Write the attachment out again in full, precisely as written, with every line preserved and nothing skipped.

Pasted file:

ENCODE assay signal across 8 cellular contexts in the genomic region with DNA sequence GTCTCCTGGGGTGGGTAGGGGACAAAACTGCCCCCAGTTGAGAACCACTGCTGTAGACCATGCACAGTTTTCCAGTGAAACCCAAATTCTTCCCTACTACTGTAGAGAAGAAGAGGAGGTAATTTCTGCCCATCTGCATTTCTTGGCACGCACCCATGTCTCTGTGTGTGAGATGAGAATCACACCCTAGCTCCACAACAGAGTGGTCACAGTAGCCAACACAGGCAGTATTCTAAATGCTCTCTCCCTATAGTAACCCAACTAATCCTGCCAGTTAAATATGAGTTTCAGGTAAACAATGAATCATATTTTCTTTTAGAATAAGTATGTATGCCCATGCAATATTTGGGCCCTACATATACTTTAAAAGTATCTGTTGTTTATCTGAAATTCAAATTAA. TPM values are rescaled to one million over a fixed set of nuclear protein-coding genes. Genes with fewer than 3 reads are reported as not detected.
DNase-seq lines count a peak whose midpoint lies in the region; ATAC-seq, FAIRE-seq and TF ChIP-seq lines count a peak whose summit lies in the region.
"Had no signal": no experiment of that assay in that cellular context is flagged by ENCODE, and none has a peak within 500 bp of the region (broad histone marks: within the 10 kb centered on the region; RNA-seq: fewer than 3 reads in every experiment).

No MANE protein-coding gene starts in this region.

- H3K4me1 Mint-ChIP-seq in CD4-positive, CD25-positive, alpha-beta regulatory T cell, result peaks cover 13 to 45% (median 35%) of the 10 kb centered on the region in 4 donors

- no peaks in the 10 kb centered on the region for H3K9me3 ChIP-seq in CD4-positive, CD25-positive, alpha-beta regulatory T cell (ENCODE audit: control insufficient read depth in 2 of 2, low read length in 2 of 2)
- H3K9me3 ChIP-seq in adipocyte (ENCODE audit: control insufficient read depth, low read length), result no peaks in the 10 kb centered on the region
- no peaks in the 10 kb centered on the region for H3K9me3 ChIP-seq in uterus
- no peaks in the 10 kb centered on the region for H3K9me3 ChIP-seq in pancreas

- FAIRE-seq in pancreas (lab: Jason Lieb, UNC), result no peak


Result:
ENCODE assay signal across 8 cellular contexts in the genomic region with DNA sequence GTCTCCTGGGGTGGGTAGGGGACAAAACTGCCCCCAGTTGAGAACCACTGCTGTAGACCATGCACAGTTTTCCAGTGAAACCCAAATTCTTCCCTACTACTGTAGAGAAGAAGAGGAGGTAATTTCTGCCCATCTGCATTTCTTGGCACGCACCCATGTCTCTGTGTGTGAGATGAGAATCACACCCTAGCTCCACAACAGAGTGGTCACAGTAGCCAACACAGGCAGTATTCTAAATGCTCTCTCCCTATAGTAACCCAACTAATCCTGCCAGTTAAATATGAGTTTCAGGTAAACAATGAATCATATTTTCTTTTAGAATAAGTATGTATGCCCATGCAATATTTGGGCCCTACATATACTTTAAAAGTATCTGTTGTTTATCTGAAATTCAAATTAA. TPM values are rescaled to one million over a fixed set of nuclear protein-coding genes. Genes with fewer than 3 reads are reported as not detected.
DNase-seq lines count a peak whose midpoint lies in the region; ATAC-seq, FAIRE-seq and TF ChIP-seq lines count a peak whose summit lies in the region.
"Had no signal": no experiment of that assay in that cellular context is flagged by ENCODE, and none has a peak within 500 bp of the region (broad histone marks: within the 10 kb centered on the region; RNA-seq: fewer than 3 reads in every experiment).

No MANE protein-coding gene starts in this region.

- H3K4me1 Mint-ChIP-seq in CD4-positive, CD25-positive, alpha-beta regulatory T cell, result peaks cover 13 to 45% (median 35%) of the 10 kb centered on the region in 4 donors

- no peaks in the 10 kb centered on the region for H3K9me3 ChIP-seq in CD4-positive, CD25-positive, alpha-beta regulatory T cell (ENCODE audit: control insufficient read depth in 2 of 2, low read length in 2 of 2)
- H3K9me3 ChIP-seq in adipocyte (ENCODE audit: control insufficient read depth, low read length), result no peaks in the 10 kb centered on the region
- no peaks in the 10 kb centered on the region for H3K9me3 ChIP-seq in uterus
- no peaks in the 10 kb centered on the region for H3K9me3 ChIP-seq in pancreas

- FAIRE-seq in pancreas (lab: Jason Lieb, UNC), result no peak